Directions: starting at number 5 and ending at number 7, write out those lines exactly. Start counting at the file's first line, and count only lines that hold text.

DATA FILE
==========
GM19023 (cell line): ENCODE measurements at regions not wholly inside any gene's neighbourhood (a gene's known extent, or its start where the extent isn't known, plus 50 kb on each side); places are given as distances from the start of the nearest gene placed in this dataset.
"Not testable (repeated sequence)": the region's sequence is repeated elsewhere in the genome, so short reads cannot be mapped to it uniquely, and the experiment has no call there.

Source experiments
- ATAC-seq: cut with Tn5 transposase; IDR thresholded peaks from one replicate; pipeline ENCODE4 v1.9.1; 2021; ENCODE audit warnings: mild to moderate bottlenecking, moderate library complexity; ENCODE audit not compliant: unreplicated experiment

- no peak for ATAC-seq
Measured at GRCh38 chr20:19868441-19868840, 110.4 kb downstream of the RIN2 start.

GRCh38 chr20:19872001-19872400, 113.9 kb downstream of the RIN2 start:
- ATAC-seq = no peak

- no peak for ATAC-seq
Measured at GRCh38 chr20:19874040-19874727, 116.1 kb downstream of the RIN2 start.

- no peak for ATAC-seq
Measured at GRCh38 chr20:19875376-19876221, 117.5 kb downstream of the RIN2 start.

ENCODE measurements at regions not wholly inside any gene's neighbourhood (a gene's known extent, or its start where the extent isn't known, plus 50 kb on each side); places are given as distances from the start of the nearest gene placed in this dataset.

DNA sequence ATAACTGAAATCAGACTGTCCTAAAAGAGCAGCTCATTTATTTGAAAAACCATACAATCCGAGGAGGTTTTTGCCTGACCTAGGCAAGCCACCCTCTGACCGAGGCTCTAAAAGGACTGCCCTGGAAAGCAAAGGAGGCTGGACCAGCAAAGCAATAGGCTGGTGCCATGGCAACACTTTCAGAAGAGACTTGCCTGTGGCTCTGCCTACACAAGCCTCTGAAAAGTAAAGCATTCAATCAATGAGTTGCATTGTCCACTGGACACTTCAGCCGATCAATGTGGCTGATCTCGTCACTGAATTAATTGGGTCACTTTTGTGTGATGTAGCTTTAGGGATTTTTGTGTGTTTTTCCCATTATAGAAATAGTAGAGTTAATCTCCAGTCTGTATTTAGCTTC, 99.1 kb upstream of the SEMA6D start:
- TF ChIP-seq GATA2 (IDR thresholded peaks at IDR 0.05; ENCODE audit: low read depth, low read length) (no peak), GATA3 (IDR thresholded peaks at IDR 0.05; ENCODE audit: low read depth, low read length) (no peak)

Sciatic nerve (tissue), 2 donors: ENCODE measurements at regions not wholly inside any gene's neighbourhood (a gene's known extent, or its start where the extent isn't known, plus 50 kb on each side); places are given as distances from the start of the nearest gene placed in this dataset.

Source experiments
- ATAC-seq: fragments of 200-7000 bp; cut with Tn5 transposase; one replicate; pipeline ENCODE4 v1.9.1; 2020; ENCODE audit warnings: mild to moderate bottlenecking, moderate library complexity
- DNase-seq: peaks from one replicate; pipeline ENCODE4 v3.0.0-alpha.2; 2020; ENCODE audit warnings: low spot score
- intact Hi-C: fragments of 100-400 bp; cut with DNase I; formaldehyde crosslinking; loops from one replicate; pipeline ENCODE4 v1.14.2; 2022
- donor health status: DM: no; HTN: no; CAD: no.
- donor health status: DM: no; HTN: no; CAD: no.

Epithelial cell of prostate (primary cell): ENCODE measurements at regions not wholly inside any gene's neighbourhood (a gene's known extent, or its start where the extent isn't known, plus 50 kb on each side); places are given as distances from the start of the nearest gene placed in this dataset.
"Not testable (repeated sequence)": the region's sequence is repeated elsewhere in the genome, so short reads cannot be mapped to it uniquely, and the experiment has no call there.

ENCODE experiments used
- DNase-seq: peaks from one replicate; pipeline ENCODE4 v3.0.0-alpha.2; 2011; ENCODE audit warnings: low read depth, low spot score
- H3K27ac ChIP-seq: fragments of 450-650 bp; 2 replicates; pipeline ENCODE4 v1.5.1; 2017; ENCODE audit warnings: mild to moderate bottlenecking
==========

- no peak for ATAC-seq
Measured at GRCh38 chr20:19868441-19868840, 110.4 kb downstream of the RIN2 start.

GRCh38 chr20:19872001-19872400, 113.9 kb downstream of the RIN2 start: